The U.S. Fish and Wildlife Service announced today that $1.58 million in federal funding has been awarded under the Great Lakes Fish and Wildlife Restoration Act grant program to restore sustainable populations of fish and wildlife resources, and their habitats, in the Great Lakes Basin. One regional project and seven research and restoration grant projects funded will provide $535,234 in non-federal partner match contributions.
“The U.S. Fish and Wildlife Service is committed to a collaborative vision for conservation in the Midwest Region envisioned in the Great Lakes Fish and Wildlife Restoration Act. In the spirit of cooperation and collaboration, I am pleased that we can continue to support the valuable work of our partners through this legislation,” said the Service’s Midwest Regional Director, Tom Melius.
Since 1998, the Restoration Act has provided more than $24.4 million dollars in federal funding to 157 research and restoration projects. When combined with required matching funds, this equals to more than $36.1 million worth of benefits to Great Lakes fish, wildlife and the habitats they depend on. More than 100 organizations have contributed more than $11.7 million in matching non-federal partner support. 2016 funded projects include:
- Restoring Fish Passage and Coastal Wetlands on Lakes St Clair and Erie – Phase 1, Ducks Unlimited, $559,177.
Research and Restoration Grant Projects
- Status and Population Viability Assessment of the Blanding’s Turtle Within the Chiwaukee – Illinois Beach Lake Plain, Northern Illinois University, $111,002.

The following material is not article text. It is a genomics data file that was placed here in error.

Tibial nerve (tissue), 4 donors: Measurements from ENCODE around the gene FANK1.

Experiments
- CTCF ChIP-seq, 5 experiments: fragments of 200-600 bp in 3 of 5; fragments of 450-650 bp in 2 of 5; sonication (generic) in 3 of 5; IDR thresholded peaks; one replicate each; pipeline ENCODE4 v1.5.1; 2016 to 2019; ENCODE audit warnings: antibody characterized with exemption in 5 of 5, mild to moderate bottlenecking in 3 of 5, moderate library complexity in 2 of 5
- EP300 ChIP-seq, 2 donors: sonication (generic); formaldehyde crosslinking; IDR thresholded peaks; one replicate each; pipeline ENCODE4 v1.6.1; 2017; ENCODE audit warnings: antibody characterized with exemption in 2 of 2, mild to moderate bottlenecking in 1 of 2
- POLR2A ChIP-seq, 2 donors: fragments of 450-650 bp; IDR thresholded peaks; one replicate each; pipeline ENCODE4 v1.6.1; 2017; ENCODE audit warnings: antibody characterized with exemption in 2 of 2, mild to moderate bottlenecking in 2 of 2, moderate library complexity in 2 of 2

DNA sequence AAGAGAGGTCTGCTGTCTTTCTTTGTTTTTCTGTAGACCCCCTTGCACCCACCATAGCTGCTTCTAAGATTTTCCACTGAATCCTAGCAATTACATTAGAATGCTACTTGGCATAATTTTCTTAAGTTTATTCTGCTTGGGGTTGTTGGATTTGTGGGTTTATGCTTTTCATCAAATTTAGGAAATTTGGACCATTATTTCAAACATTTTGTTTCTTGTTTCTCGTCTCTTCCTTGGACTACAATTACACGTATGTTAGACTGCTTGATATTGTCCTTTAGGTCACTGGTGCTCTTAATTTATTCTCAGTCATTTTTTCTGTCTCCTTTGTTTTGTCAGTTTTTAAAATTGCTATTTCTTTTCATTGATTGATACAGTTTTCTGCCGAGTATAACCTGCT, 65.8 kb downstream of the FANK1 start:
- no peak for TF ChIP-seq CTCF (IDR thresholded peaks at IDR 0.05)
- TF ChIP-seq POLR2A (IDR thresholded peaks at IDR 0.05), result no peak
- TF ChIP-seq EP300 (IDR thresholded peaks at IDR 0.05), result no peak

- Spawning Site Contribution and Movements of Lake Whitefish in Northwestern Lake Michigan, University of Wisconsin-Stevens Point, $276,962.
- Maximizing Capture of Lake Sturgeon and Other Species in the Fish Elevator on the Menominee River, University of Wisconsin-Stevens Point, $191,346.
- Maumee River Lake Sturgeon Acclimation Facility, The Toledo Zoo, $92,130.
- Conservation and Management of Common Terns (Sterna hirundo) in the Western Great Lakes, University of Minnesota, $118,508.
- Genetic Origin and Movements of Lake Sturgeon in the St. Louis River and Western Lake Superior, University of Wisconsin-Stevens Point, $180,693.
- Proportional Contribution of River and Reef Spawned Lake Whitefish (Coregonus Clupeaformis) Based on Otolith Microchemistry in Green Bay, WI, University of Wisconsin-Green Bay, $54,453.
The Great Lakes Fish and Wildlife Restoration Act is a powerful tool to help support research and conservation in the Great Lakes Basin. It is in part supported by the Great Lakes Restoration Initiative, which provided $1.22 million in 2016 funding.
Following, a sample of grant recipients explain their projects and how funding will be used on-the-ground:
“Ducks Unlimited relies on the Great Lakes Fish and Wildlife Restoration Act as an invaluable resource to protect and restore wetlands,” said David Brakhage, Ducks Unlimited Great Lakes/Atlantic Regional Director.
“The coastal restoration projects at St. John’s Marsh in Michigan and Toussaint Wildlife Area in Ohio are examples of conservation benefiting not only waterfowl and wildlife habitat but also recreational opportunities for people.”
“Dams reduce connectivity and habitat access on many Great Lakes tributaries, limiting the recovery of lake sturgeon and negatively influencing other migratory fishes. Our research will greatly increase understanding of factors that influence successful captures in a fish elevator and lake sturgeon behaviors as they approach and use upstream and downstream passage structures on the Menominee River, Wisconsin” said Joshua Raabe, Assistant Professor, University of Wisconsin - Stevens Point.
For more information on the Great Lakes Fish and Wildlife Restoration Act, including how to apply for funding, please visithttp://www.fws.gov/midwest/fisheries/glfwra-grants.html
For more information on the Service’s Great Lakes Restoration Initiative funded projects, please visit http://www.fws.gov/GLRI